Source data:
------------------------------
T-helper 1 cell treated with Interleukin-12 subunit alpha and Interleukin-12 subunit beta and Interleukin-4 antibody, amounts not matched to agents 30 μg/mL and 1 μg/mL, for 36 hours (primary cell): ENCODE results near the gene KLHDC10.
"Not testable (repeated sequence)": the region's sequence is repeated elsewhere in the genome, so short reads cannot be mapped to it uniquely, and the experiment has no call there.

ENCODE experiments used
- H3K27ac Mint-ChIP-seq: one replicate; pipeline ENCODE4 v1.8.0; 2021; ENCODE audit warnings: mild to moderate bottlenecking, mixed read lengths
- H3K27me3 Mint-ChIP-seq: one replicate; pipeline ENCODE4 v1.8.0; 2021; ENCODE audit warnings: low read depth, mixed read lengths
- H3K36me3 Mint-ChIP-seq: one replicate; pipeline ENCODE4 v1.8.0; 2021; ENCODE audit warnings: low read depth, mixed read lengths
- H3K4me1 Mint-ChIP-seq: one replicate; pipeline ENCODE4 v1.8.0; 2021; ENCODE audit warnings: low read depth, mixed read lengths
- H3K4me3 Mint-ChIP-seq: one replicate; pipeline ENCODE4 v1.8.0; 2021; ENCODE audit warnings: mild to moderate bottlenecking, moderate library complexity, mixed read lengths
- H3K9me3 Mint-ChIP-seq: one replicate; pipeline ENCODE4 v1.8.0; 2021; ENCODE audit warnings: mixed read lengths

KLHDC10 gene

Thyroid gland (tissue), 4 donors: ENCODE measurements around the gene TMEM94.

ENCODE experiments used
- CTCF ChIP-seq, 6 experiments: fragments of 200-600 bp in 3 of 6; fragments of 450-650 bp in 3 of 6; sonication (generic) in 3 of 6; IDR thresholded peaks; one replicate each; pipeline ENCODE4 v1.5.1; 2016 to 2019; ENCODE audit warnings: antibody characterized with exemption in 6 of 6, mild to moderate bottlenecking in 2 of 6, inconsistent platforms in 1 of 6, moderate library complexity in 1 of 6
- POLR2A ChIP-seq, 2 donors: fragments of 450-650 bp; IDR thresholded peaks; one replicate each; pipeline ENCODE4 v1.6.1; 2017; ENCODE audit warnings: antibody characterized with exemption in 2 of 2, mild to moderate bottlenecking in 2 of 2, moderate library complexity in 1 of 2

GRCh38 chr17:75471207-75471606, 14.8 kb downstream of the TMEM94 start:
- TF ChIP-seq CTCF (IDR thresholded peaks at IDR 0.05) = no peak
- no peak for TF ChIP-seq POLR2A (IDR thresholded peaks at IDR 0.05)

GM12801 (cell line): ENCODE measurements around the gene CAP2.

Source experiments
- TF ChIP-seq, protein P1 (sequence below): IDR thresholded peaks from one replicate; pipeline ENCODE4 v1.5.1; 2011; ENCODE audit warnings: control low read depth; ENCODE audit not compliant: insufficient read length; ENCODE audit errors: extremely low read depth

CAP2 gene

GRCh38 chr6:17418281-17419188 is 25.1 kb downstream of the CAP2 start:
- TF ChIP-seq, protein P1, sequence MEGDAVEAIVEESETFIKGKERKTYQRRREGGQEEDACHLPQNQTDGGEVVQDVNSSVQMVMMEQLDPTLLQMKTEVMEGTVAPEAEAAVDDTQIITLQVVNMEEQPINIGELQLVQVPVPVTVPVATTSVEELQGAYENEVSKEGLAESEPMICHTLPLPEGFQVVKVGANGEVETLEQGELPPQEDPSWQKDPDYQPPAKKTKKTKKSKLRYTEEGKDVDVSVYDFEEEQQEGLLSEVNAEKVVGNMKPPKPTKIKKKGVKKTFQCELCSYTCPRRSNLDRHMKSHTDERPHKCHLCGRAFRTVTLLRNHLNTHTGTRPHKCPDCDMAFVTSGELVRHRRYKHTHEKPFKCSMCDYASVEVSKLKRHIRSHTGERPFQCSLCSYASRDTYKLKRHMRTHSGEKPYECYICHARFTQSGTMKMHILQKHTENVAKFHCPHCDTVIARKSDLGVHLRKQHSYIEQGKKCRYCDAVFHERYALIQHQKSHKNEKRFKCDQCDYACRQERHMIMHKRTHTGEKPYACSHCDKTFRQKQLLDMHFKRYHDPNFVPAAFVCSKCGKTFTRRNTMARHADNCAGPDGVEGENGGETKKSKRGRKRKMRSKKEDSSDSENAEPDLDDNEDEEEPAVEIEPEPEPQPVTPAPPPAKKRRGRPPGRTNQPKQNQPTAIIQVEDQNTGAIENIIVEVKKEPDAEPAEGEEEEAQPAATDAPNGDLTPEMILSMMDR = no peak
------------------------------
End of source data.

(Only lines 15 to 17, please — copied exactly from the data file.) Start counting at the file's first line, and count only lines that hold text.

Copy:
GRCh38 chr17:75471207-75471606, 14.8 kb downstream of the TMEM94 start:
- TF ChIP-seq CTCF (IDR thresholded peaks at IDR 0.05) = no peak
- no peak for TF ChIP-seq POLR2A (IDR thresholded peaks at IDR 0.05)